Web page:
One thing I have returned to this semester is daily sheets in inquiry. Every day, the last 5 minutes of class is dedicated to students writing answers to the following questions:
- What did you do, think, or hear today that made sense to you? What specifically about it makes sense to you
- What did you do, think, or hear today that didn’t make sense to? What specifically about it didn’t make sense to you?
Because I have two learning assistants in class, a really useful debriefing has been the following: We divide the stack of papers in three, and we read through them. As we read, we share interesting things we find and discuss common patterns that arise. Then and only then do we talk about how things went today, where we think students are at, and what we should think about doing next. I feel like this is a really good practice for me and my learning assistants–attending to student thinking, using data to focus conversations about teaching and learning, and using data to talk about instructional planning.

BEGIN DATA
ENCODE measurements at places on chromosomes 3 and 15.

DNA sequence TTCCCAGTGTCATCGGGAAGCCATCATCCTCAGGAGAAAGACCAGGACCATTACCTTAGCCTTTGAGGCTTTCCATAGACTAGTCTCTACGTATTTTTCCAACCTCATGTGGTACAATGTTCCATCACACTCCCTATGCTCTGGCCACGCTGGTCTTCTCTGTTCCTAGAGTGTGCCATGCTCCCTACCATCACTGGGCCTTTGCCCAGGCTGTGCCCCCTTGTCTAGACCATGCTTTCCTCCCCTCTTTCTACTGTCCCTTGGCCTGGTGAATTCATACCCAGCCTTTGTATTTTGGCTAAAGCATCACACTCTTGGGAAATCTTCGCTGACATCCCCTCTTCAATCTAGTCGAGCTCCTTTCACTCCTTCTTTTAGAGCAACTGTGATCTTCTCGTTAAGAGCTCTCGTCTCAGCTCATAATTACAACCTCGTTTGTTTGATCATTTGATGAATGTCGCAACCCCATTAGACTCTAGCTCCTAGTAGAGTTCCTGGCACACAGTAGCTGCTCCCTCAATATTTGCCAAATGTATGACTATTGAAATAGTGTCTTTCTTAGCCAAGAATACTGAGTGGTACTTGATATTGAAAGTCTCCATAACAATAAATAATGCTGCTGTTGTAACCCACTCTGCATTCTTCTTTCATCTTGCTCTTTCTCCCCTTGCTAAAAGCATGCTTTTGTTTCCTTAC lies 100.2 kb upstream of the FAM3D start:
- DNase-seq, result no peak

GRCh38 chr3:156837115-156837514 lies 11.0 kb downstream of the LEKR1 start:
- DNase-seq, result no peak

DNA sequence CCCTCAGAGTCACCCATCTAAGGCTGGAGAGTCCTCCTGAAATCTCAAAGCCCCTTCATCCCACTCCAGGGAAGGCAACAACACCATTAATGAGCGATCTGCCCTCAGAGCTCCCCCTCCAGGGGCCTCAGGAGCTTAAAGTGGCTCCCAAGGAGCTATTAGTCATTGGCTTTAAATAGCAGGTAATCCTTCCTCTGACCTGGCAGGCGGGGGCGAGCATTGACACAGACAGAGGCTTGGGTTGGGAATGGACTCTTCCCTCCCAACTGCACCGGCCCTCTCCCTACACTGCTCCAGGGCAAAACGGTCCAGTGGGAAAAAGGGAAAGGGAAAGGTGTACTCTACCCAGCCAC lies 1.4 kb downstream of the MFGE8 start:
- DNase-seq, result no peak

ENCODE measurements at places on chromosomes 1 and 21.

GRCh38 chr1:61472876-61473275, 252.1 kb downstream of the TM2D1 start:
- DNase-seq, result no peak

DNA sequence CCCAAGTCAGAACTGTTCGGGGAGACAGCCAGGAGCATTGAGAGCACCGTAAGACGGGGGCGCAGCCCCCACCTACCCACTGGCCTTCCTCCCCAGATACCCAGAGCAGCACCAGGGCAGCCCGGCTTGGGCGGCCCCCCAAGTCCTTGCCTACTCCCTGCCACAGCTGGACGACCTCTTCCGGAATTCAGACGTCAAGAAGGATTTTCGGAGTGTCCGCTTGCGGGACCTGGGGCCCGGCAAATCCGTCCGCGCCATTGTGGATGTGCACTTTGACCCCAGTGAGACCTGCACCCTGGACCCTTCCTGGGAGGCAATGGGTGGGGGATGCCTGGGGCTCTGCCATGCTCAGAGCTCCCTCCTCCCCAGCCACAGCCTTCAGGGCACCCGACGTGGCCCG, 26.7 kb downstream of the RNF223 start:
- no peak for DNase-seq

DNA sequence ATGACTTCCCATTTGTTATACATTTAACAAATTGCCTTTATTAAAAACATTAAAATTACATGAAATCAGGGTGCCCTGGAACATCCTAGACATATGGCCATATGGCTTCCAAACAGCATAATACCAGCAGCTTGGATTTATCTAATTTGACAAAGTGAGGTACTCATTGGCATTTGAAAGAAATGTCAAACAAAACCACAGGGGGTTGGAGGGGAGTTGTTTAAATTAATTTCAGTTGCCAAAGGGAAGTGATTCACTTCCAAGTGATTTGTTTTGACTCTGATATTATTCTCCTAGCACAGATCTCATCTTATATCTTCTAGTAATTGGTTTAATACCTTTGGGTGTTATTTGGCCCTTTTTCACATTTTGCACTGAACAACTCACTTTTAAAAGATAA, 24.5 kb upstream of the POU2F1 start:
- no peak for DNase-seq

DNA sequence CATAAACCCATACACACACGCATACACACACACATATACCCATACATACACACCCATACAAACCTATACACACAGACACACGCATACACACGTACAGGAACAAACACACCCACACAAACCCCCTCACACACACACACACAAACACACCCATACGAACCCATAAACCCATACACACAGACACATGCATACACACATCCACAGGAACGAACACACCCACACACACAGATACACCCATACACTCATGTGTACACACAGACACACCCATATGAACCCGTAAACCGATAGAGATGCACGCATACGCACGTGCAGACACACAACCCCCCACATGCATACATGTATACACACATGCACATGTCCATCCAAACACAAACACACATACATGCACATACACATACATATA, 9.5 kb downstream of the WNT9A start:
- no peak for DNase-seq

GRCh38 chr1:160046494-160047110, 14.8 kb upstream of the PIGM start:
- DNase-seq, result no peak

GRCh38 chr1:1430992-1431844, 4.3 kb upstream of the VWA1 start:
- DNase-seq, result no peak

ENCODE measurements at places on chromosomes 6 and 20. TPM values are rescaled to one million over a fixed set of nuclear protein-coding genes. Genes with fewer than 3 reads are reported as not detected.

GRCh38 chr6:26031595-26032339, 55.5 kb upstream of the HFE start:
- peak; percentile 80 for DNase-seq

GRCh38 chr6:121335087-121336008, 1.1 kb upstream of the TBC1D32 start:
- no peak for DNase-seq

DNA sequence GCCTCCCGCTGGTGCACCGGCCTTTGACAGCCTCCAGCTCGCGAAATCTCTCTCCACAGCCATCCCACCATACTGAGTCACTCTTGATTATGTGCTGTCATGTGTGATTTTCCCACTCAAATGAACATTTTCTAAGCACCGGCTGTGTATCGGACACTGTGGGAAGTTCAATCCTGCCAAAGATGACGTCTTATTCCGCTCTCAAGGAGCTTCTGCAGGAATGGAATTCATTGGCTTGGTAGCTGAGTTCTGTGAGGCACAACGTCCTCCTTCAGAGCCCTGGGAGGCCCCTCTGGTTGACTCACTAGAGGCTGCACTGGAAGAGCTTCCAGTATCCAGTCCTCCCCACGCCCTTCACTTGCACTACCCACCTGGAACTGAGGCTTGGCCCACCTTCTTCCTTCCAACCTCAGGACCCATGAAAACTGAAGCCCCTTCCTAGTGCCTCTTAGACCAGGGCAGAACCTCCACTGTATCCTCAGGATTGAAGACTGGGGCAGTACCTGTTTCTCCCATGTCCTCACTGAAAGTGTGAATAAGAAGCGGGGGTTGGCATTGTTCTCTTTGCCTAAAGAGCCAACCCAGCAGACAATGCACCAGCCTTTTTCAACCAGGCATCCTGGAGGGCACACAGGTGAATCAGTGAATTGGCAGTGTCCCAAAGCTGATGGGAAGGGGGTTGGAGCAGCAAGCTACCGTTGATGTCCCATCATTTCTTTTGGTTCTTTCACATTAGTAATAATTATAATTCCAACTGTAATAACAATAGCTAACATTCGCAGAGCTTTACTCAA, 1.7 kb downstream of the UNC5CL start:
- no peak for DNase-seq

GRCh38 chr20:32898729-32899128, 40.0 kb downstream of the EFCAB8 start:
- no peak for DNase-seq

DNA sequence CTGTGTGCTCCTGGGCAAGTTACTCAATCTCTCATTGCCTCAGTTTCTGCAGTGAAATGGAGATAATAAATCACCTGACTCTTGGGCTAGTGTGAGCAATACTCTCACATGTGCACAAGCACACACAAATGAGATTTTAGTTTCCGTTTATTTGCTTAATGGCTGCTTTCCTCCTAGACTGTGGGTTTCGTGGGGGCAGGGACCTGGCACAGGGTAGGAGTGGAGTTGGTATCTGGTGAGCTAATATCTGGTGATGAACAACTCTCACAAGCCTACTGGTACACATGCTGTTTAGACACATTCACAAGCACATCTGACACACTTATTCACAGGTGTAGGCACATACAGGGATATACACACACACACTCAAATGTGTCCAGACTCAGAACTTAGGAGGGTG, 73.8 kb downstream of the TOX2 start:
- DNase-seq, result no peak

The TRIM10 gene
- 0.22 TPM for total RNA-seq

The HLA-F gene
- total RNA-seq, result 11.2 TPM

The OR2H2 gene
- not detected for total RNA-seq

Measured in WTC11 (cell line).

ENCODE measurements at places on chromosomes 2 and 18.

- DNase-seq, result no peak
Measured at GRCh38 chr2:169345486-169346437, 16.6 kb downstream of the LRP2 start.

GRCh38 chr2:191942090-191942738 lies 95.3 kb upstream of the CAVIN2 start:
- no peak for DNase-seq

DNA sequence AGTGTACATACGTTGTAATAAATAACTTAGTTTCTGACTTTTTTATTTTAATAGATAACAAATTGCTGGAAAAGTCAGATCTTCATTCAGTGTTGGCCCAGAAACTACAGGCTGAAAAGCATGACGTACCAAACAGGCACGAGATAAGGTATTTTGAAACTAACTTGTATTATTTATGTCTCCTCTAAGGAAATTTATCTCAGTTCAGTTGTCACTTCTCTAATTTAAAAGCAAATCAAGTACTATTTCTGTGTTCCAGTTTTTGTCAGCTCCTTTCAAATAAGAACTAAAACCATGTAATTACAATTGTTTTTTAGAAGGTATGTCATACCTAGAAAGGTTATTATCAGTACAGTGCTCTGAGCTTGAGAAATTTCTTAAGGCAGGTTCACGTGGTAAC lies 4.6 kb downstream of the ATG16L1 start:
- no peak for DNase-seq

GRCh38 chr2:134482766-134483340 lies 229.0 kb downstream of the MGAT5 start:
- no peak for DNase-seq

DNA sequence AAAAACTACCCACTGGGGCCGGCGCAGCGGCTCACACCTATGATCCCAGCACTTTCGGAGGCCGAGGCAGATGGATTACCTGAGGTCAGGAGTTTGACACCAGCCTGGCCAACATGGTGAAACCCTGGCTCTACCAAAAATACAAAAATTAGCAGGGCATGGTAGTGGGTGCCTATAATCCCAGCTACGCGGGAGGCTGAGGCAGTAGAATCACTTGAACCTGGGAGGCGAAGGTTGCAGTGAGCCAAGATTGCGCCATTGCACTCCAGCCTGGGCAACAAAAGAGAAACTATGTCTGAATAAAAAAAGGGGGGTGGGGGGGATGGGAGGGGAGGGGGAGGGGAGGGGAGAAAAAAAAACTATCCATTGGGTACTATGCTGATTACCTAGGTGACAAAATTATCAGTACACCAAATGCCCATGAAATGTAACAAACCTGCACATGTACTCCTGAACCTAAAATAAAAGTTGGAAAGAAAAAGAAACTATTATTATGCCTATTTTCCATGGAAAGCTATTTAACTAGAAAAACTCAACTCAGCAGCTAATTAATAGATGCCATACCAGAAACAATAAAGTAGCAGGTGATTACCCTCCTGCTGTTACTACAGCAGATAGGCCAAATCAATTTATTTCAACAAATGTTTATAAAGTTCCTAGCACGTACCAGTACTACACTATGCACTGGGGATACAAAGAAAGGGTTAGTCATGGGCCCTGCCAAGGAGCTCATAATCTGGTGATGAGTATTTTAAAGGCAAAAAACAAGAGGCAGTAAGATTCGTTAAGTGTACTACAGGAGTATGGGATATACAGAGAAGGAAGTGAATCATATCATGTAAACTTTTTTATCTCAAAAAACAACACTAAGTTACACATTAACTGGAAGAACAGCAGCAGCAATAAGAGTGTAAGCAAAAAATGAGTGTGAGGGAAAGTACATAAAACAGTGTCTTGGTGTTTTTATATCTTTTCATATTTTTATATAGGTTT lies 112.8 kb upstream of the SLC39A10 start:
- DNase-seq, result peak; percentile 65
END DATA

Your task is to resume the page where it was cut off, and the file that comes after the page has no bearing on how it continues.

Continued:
After we are done, I go back to my office and read through all the daily sheets, making at least some comments on every individual person’s writing. This is important. Students need to know that I am reading and thinking about what they are writing. It’s not busy work. I make sure to return them first thing the next time I see them.
I’m really glad to be back to doing this. I needed more structured formative assessments, where I get feedback from individual students.